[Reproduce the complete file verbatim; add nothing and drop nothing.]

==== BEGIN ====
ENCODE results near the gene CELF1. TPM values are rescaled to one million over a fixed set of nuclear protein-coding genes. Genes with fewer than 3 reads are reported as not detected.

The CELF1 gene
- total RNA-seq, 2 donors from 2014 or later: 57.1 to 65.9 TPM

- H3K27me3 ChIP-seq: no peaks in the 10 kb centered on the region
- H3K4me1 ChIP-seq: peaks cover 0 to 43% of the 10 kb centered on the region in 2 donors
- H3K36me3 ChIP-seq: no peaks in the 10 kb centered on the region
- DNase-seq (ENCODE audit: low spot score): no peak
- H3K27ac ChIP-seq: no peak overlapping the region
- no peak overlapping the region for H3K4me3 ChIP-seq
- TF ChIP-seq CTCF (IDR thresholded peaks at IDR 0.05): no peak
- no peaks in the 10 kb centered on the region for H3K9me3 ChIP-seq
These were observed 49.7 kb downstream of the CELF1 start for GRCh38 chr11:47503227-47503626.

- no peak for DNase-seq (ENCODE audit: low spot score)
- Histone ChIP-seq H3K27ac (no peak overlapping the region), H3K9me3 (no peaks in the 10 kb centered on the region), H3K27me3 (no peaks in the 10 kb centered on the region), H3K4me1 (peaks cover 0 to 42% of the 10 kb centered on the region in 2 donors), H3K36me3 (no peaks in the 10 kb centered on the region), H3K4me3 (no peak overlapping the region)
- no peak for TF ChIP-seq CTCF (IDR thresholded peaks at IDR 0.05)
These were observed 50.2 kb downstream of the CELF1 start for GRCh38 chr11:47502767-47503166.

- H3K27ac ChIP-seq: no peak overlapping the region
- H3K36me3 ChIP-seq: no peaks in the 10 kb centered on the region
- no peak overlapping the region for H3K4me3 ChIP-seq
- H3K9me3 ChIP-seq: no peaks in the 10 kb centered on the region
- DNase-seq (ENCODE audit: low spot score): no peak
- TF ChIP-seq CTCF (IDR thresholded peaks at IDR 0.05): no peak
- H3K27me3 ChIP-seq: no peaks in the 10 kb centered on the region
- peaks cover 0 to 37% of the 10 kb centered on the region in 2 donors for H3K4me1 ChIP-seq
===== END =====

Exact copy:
ENCODE results near the gene CELF1. TPM values are rescaled to one million over a fixed set of nuclear protein-coding genes. Genes with fewer than 3 reads are reported as not detected.

The CELF1 gene
- total RNA-seq, 2 donors from 2014 or later: 57.1 to 65.9 TPM

- H3K27me3 ChIP-seq: no peaks in the 10 kb centered on the region
- H3K4me1 ChIP-seq: peaks cover 0 to 43% of the 10 kb centered on the region in 2 donors
- H3K36me3 ChIP-seq: no peaks in the 10 kb centered on the region
- DNase-seq (ENCODE audit: low spot score): no peak
- H3K27ac ChIP-seq: no peak overlapping the region
- no peak overlapping the region for H3K4me3 ChIP-seq
- TF ChIP-seq CTCF (IDR thresholded peaks at IDR 0.05): no peak
- no peaks in the 10 kb centered on the region for H3K9me3 ChIP-seq
These were observed 49.7 kb downstream of the CELF1 start for GRCh38 chr11:47503227-47503626.

- no peak for DNase-seq (ENCODE audit: low spot score)
- Histone ChIP-seq H3K27ac (no peak overlapping the region), H3K9me3 (no peaks in the 10 kb centered on the region), H3K27me3 (no peaks in the 10 kb centered on the region), H3K4me1 (peaks cover 0 to 42% of the 10 kb centered on the region in 2 donors), H3K36me3 (no peaks in the 10 kb centered on the region), H3K4me3 (no peak overlapping the region)
- no peak for TF ChIP-seq CTCF (IDR thresholded peaks at IDR 0.05)
These were observed 50.2 kb downstream of the CELF1 start for GRCh38 chr11:47502767-47503166.

- H3K27ac ChIP-seq: no peak overlapping the region
- H3K36me3 ChIP-seq: no peaks in the 10 kb centered on the region
- no peak overlapping the region for H3K4me3 ChIP-seq
- H3K9me3 ChIP-seq: no peaks in the 10 kb centered on the region
- DNase-seq (ENCODE audit: low spot score): no peak
- TF ChIP-seq CTCF (IDR thresholded peaks at IDR 0.05): no peak
- H3K27me3 ChIP-seq: no peaks in the 10 kb centered on the region
- peaks cover 0 to 37% of the 10 kb centered on the region in 2 donors for H3K4me1 ChIP-seq